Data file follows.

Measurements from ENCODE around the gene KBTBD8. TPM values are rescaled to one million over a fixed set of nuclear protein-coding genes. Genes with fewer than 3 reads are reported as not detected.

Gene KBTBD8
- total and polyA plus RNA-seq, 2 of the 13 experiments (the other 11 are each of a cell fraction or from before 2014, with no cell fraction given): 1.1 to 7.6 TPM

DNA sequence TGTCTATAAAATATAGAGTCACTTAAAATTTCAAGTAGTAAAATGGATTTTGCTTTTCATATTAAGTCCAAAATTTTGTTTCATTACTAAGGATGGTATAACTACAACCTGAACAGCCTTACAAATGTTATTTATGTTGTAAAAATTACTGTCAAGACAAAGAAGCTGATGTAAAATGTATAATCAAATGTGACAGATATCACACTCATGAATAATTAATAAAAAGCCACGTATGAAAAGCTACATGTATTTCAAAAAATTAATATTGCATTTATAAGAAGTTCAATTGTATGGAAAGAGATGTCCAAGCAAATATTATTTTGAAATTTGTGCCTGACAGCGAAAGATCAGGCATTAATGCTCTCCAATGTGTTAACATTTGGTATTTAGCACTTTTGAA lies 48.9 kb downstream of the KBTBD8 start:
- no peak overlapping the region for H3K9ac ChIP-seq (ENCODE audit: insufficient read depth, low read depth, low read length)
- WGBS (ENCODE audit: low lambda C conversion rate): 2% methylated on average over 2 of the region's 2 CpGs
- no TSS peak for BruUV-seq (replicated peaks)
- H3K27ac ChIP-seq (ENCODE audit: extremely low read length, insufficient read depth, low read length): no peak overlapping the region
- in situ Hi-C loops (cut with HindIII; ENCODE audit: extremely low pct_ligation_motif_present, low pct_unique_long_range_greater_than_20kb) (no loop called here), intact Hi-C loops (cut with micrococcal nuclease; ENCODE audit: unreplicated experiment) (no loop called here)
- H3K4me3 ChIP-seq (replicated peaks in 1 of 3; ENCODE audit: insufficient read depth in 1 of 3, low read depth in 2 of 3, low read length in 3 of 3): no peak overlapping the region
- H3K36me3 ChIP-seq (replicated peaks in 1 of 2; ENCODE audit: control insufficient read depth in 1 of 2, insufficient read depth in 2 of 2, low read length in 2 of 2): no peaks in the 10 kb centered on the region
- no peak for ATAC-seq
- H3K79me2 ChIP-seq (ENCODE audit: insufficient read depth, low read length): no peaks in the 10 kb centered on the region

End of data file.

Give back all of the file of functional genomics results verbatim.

Measurements from ENCODE around the gene KBTBD8. TPM values are rescaled to one million over a fixed set of nuclear protein-coding genes. Genes with fewer than 3 reads are reported as not detected.

Gene KBTBD8
- total and polyA plus RNA-seq, 2 of the 13 experiments (the other 11 are each of a cell fraction or from before 2014, with no cell fraction given): 1.1 to 7.6 TPM

DNA sequence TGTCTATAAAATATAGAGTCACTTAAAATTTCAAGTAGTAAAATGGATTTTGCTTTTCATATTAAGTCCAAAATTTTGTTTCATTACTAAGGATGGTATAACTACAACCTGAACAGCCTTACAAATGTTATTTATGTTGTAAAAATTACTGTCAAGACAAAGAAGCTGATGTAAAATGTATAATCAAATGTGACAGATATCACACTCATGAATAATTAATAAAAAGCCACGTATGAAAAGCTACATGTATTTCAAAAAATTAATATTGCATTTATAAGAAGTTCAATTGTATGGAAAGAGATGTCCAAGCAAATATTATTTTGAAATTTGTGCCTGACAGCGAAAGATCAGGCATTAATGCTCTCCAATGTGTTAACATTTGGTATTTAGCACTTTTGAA lies 48.9 kb downstream of the KBTBD8 start:
- no peak overlapping the region for H3K9ac ChIP-seq (ENCODE audit: insufficient read depth, low read depth, low read length)
- WGBS (ENCODE audit: low lambda C conversion rate): 2% methylated on average over 2 of the region's 2 CpGs
- no TSS peak for BruUV-seq (replicated peaks)
- H3K27ac ChIP-seq (ENCODE audit: extremely low read length, insufficient read depth, low read length): no peak overlapping the region
- in situ Hi-C loops (cut with HindIII; ENCODE audit: extremely low pct_ligation_motif_present, low pct_unique_long_range_greater_than_20kb) (no loop called here), intact Hi-C loops (cut with micrococcal nuclease; ENCODE audit: unreplicated experiment) (no loop called here)
- H3K4me3 ChIP-seq (replicated peaks in 1 of 3; ENCODE audit: insufficient read depth in 1 of 3, low read depth in 2 of 3, low read length in 3 of 3): no peak overlapping the region
- H3K36me3 ChIP-seq (replicated peaks in 1 of 2; ENCODE audit: control insufficient read depth in 1 of 2, insufficient read depth in 2 of 2, low read length in 2 of 2): no peaks in the 10 kb centered on the region
- no peak for ATAC-seq
- H3K79me2 ChIP-seq (ENCODE audit: insufficient read depth, low read length): no peaks in the 10 kb centered on the region